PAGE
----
By Payal Lal, Yale-NUS ’17
On June 29th, 2013 I flew into Singapore, not knowing what to expect of college. I was going to Yale-NUS, a new liberal arts college in Asia, a collaboration between Yale and NUS. All I knew was that it would be like something I had never experienced before. And that is exactly how it turned out to be.
By July 9th 2013, I knew that Yale-NUS was a good place to be. It had an extremely diverse and talented peer group, the faculty was extremely approachable and involved in the student community, and the administration seemed to be much too efficient for their own good. And the best part was that this was their first class.
The previous year, I had started college in my hometown, New Delhi. It had turned out to be following a system which I didn’t find myself getting much out of, which is when I had taken a leap of faith and dropped out. I wasn’t sure how much I’d get out of a liberal arts education either, but considering the attractive opportunities Yale-NUS was offering, I took a leap of faith again and clicked the accept button.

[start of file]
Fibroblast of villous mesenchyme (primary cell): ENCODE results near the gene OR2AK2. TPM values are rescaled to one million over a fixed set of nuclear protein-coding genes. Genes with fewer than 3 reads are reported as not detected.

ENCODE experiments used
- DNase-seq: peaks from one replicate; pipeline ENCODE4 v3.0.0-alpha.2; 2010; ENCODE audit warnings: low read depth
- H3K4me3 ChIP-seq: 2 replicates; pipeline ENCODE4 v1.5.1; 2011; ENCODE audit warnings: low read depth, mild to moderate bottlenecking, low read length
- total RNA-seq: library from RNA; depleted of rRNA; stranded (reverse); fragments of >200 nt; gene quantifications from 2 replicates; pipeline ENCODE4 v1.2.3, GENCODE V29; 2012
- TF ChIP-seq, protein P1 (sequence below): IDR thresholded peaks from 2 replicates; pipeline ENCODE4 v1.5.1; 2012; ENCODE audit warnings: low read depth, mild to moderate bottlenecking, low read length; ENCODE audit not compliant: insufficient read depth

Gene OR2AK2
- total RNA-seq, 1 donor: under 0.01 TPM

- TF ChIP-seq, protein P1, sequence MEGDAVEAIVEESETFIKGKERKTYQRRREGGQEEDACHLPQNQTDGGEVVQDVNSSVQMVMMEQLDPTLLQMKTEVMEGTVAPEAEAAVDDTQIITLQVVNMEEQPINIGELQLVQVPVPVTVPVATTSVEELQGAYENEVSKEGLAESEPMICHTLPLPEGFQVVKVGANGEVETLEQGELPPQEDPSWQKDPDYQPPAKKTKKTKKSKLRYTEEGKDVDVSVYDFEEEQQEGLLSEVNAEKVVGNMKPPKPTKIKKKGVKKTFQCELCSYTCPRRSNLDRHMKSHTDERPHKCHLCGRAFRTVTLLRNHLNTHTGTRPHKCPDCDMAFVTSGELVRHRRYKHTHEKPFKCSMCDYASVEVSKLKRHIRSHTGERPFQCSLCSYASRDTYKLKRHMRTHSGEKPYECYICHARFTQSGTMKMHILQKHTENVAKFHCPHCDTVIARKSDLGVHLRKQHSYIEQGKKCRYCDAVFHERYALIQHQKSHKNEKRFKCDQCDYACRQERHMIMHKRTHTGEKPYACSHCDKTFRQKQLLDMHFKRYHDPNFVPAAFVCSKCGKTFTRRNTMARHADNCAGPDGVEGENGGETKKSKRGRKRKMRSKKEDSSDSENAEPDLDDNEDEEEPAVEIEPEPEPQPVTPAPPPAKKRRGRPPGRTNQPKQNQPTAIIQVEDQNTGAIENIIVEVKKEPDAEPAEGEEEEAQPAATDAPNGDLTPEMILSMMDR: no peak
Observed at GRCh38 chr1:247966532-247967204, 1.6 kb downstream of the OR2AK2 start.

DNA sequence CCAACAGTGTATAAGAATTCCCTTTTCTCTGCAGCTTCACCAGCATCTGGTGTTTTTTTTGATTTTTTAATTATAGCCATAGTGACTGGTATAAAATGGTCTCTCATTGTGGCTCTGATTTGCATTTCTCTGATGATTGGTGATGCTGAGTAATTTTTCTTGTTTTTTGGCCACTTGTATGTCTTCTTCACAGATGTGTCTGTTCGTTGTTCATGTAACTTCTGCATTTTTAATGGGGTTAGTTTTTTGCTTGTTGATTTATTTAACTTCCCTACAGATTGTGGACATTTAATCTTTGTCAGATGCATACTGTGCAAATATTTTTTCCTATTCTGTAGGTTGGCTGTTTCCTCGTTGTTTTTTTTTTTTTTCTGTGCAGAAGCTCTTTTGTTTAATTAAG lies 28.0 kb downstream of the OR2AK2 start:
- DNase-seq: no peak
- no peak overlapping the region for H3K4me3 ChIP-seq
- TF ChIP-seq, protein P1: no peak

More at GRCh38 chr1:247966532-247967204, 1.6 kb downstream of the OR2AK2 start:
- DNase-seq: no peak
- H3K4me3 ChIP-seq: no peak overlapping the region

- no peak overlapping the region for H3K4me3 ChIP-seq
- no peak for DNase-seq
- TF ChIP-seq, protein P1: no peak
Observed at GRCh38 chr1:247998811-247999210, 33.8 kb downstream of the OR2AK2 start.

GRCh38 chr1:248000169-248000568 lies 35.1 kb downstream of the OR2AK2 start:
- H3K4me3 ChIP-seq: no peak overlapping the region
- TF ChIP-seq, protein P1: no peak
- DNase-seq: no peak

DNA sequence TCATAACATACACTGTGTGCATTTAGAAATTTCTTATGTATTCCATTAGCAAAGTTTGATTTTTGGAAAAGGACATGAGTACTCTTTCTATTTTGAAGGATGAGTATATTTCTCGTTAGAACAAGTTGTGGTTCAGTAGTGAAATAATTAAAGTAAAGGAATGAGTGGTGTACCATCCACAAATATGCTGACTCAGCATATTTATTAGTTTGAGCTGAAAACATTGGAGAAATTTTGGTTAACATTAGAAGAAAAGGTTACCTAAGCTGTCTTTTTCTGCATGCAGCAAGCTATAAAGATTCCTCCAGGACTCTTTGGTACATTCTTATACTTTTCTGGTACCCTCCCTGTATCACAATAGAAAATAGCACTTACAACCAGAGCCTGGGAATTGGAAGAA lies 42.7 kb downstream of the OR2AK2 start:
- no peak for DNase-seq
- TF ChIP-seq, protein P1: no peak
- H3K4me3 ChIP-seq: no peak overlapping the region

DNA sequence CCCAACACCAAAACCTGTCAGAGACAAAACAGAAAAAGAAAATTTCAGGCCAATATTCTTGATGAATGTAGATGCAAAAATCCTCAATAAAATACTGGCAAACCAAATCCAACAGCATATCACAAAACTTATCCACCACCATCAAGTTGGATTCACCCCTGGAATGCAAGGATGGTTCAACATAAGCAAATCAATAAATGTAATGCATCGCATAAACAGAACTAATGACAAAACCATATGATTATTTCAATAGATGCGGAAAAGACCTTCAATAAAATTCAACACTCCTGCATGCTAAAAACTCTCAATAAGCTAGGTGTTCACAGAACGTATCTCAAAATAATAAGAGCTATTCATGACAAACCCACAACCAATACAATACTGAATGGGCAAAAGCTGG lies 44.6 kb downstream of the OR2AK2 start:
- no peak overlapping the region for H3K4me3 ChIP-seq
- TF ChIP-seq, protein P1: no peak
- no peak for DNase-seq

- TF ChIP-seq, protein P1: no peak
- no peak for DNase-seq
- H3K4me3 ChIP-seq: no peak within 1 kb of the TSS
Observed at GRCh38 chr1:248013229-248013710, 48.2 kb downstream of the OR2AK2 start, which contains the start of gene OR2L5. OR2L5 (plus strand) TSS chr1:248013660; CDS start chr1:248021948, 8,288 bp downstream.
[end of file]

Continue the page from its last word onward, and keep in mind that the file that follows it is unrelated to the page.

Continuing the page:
So here we were, 155 of us, the first students of one of the few liberal arts colleges in Asia. And everybody fit. Two qualities that stood out among the student body were the ability to take risks and strong leadership skills. Most had a love for travelling and exploration. Everybody was very open minded and loved being challenged. The level of comfort and the similarity in wavelength which I would normally look for in friends increased exponentially, simply because every one of my classmates seemed like people who I could find that comfort level with. We all started finding people who we shared a profound level of connection with.